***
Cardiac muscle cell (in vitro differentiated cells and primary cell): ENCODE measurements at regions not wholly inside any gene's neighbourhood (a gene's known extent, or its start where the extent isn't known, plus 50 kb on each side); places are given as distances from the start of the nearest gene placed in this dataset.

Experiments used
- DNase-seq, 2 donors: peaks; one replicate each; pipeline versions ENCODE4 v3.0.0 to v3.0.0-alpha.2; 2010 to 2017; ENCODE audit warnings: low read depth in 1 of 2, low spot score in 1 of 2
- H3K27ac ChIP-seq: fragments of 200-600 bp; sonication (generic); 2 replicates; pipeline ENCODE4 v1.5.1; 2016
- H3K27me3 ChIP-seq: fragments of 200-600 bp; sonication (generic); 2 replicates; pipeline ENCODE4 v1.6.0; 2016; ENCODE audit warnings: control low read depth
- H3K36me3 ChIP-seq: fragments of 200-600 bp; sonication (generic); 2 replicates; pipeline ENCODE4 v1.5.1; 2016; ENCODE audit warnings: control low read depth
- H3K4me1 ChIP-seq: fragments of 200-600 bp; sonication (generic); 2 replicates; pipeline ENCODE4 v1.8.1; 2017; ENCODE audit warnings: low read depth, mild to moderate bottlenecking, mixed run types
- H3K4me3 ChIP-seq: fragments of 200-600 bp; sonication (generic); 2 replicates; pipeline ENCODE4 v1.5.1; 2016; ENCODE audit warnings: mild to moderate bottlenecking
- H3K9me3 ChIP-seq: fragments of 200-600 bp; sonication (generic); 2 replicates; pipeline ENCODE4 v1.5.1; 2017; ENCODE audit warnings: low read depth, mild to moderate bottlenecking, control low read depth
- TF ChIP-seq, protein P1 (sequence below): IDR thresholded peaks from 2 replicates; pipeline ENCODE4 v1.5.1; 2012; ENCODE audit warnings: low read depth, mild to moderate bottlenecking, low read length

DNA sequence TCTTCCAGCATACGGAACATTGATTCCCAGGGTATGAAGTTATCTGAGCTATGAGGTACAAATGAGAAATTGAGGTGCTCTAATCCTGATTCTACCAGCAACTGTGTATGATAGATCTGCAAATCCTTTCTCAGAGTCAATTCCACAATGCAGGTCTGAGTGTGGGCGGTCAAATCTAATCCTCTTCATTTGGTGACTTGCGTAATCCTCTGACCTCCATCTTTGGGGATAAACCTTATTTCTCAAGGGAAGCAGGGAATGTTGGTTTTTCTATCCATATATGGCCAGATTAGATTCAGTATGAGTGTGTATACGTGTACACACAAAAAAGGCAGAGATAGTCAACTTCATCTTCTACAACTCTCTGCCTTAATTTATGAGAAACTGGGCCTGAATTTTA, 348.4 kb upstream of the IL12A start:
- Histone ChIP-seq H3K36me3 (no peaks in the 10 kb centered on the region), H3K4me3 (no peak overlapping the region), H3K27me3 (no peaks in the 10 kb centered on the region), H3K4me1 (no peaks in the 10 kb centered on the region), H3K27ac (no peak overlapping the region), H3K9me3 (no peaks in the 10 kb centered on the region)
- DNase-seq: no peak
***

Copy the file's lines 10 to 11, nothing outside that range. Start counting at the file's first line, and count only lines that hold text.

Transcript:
- TF ChIP-seq, protein P1 (sequence below): IDR thresholded peaks from 2 replicates; pipeline ENCODE4 v1.5.1; 2012; ENCODE audit warnings: low read depth, mild to moderate bottlenecking, low read length

DNA sequence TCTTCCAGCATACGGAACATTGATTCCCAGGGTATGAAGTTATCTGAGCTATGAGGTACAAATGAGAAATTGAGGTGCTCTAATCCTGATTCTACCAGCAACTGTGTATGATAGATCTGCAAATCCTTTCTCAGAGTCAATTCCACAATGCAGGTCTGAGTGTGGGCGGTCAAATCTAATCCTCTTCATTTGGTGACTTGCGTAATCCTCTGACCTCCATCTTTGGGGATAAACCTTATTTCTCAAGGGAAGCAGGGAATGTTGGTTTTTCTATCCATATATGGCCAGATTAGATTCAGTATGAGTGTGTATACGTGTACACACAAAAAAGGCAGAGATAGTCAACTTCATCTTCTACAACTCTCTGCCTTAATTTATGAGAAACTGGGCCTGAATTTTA, 348.4 kb upstream of the IL12A start: